Letters

Letters 07-06-2015

Safety on the “Bridge to Nowhere” Grant Parsons wrote an articulate column in opposition to the proposed Traverse City pier at the mouth of the Boardman River. He cites issues such as limited access, lack of parking, increased congestion, environmental degradation, and pork barrel spending of tax dollars. I would add another to this list: public safety...

Vote Carefully A recent poll showed 84% of Michiganders support increasing Michigan’s renewable energy standard to at least 20% from the current 10%. Yet Representative Ray Franz has sponsored legislation to eliminate the standard. This out of touch position is reminiscent of Franz’s opposition to the Pure Michigan campaign and support for increased taxes on retirees....

Credit Where Credit Is Due I think you should do another article about the Michigan Natural Resources Trust Fund giving proper credit to all involved, not just Tom Washington. Many others were just as involved...

I’ve Changed My Mind The Supreme Court has determined that states cannot keep same-sex couples from marrying and must recognize their unions. This has happened with breathtaking suddenness. It took 246 years for Americans to decide that slavery was wrong and abolish it, but it’s been only a couple of decades since any successful attempt was made to legalize same-sex marriage, and four years since a majority of the American public supported legalization...


Home · Articles · News · Art · Art to be ‘Used and Abused’
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Art to be ‘Used and Abused’

Al Parker - June 16th, 2014  

Growing up in Petoskey, Jason Thelen dreamed of being a surfer and riding the big saltwater waves. But fate kept him near fresh water, so he adapted accordingly and began building custom standup paddleboards that “take the big lake’s little waves,” he said.

“My paddle boards are perfectly designed for all facets of the ride,” said Thelen, who opened Little Bay Boards in 2012. “Surf, fl at, yoga, relax…anything you want to do on a board.”

With contrasting woods and a gleaming fi nish, Thelen’s boards are one-of-a-kind art works that salvaged. He picks up red and white cedar and basswood that mills don’t want.

“Every part of my boards is okay to the world,” said Thelen, who also uses VOC compliant resins. “I fi nd the stuff mills are thinking about burning or throwing out and I try very hard to use all scraps from my boards. A half a trash can is usually what is left after a build.”

Little Bay Boards is a one-man shop making one board at a time…but they aren’t too precious to be used and “abused,” Thelen said.

“This is art, yes and these boards are amazingly beautiful, but they are more than that. They are built to ride – to be used and abused,” he said. “I get the biggest kick out of stories of clients hauling their boards off the car and inside for the night ‘cause it was going to rain! It’s a paddle board and supposed to be in water!”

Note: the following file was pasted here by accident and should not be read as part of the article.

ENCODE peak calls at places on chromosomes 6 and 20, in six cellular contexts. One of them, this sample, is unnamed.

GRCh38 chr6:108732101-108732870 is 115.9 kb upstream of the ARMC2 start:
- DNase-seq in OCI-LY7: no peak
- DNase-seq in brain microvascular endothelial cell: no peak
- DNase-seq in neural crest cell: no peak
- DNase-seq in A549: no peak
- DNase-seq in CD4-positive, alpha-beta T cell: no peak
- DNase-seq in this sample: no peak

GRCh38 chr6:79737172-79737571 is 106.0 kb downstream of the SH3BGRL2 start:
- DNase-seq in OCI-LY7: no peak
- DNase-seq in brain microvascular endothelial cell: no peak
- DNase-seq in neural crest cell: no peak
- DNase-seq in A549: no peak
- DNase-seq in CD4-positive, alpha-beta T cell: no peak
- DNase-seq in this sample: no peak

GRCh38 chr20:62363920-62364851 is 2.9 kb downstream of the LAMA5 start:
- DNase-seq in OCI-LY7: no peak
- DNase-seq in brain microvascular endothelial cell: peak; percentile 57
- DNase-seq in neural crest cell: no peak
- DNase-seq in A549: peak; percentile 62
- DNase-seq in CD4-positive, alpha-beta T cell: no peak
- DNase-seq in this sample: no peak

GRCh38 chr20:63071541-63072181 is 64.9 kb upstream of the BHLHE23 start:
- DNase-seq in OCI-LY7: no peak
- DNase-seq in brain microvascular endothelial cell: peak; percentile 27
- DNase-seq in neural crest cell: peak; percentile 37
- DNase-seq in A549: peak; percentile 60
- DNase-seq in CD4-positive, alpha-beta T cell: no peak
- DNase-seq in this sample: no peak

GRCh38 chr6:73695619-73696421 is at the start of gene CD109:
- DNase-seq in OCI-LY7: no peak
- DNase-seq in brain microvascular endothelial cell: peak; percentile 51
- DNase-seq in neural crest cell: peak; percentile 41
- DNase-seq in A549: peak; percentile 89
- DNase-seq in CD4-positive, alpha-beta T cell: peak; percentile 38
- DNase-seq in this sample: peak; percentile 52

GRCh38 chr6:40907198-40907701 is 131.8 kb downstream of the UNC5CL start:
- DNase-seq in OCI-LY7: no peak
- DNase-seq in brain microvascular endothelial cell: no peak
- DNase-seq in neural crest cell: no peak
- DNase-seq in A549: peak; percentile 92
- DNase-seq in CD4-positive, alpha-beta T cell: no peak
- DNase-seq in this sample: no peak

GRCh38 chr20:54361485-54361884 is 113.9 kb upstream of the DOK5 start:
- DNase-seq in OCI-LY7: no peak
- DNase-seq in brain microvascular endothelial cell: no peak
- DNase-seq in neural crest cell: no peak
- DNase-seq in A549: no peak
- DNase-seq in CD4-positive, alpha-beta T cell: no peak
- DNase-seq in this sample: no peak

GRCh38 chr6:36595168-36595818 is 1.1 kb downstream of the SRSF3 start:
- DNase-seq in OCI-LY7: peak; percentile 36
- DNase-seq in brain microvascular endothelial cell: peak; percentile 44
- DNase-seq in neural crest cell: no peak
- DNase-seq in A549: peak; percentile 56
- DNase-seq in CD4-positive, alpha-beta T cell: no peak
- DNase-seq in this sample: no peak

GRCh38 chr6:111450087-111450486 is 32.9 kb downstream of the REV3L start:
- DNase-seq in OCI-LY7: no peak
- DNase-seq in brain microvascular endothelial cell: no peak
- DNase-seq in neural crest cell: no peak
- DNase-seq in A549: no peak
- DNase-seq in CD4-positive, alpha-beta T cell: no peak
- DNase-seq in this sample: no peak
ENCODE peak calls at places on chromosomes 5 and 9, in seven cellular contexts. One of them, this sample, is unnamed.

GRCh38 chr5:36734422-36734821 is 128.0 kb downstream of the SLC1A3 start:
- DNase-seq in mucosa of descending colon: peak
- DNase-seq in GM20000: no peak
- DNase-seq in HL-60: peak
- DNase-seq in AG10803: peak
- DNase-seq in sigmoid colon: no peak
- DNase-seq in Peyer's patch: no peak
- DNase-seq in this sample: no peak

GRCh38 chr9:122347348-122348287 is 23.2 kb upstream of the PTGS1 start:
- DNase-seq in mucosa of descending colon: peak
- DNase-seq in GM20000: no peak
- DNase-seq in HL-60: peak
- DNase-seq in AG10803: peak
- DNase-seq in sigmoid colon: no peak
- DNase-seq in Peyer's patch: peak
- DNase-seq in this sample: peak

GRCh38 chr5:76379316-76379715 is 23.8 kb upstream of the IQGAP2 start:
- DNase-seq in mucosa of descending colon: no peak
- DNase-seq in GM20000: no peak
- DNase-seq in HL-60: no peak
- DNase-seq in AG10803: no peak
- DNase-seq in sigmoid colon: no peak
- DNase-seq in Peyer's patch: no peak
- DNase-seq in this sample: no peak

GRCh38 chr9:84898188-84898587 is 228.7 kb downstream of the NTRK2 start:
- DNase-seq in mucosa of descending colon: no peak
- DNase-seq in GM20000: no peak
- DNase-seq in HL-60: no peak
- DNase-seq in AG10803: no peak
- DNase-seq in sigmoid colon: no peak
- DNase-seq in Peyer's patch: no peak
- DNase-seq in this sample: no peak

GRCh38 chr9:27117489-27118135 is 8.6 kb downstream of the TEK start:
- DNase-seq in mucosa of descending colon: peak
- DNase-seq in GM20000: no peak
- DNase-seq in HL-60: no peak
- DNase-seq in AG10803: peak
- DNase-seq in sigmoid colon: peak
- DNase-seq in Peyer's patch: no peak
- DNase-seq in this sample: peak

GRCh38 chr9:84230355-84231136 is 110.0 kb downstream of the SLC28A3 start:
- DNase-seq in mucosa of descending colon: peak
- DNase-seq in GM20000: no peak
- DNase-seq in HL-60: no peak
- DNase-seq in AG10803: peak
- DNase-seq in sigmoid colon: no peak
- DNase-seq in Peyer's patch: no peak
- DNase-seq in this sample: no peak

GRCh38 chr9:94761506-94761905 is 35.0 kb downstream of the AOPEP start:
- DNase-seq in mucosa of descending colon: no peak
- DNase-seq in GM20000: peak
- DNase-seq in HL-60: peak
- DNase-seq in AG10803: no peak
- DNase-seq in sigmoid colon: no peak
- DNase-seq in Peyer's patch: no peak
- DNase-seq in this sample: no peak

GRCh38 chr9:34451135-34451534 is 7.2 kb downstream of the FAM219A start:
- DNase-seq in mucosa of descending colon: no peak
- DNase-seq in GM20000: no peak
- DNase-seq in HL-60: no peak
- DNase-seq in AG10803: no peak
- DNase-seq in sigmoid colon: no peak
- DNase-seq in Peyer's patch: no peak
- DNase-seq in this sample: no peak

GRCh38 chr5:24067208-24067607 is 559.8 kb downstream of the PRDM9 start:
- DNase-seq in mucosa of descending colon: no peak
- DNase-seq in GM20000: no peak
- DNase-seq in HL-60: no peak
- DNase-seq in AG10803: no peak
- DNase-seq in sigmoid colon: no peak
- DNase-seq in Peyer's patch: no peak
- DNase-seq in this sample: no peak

HOW I GOT STARTED

Honestly I couldn’t afford to buy [a paddleboard.] My father-in-law John Plichta taught me everything I know to be a great carpenter and always told me I was smart enough to do anything if I put my mind to it.

So, if you can’t buy, you learn how to build. And learn is what I did. The wood was the easy part. Learning volumes and float calcs as well as all things in design was the tricky part.

Teaming up with Lake Affect and Paul Jensen proved to be priceless. When I started to learn design of boards, I discovered some amazing things. Unless your board was built for you, it’s not the right size.

Pro paddlers don’t ride boards off a shelf.

They have them built for them. Why? Almost always a board is too big. Who wants to lug around an awkward thing to carry that’s too big? That’s how Little Bay Boards was born. Why buy something that’s decent when you can have something perfect?

THE STORY BEHIND MY ART, MY INSPIRATION

My whole life I’ve been around these lakes. Some of my first memories are looking at that horizon line … As a child, I’d seen every kind of wave out there. With my little child imagination creating a surfer riding one in. I’d dream of being able to do that. To be like the guys on TV, surfing. Carelessly coasting on nature’s momentum, from the deep to the shallows and back again.

I remember asking my parents for a surfboard when I was very little. And I remember losing my dream when Dad explained why our lakes weren’t like the oceans. Dad was the smartest man I ever knew and he always explained things to me. I fully understood what he was saying when I realized growing up to be a surfer wasn’t going to happen here at home… When life made its circle around and it was little copies of my own eyes looking up at me and asking that same surfing question, I decided it was time to change the answer. I’m smart enough to know it’s not the lake’s fault that I can’t surf it. It’s my fault for not designing a board that can be surfed on fresh water. So that’s what I did.

WORK I’M MOST PROUD OF

I’d say my family. My wife and my girls mean everything to me. Making them proud of me is priceless. My extended Lake Affect family is so wonderful also.

YOU WON’T BELIEVE

You wouldn’t believe the amount of dedication it takes to make these beauties. Building a wood board is something that’ll challenge you as a person, trying your talents, your patience, your temper, your tools and your emotions.

MY FAVORITE ARTIST

Paul Jensen, the originator of the modern day hollow wood boards. His boards are unbelievable. He’s helped me time and time again. I’m proud to be able to say I know him and have a deal with him to make his frame designs for Lake Affect.

ADVICE FOR ASPIRING ARTISTS

Never let your dreams go. Life comes in waves, learn to ride them!

MY WORK CAN BE SEEN/PURCHASED

At Lake Affect in Petoskey or lakeeffect.com.

 
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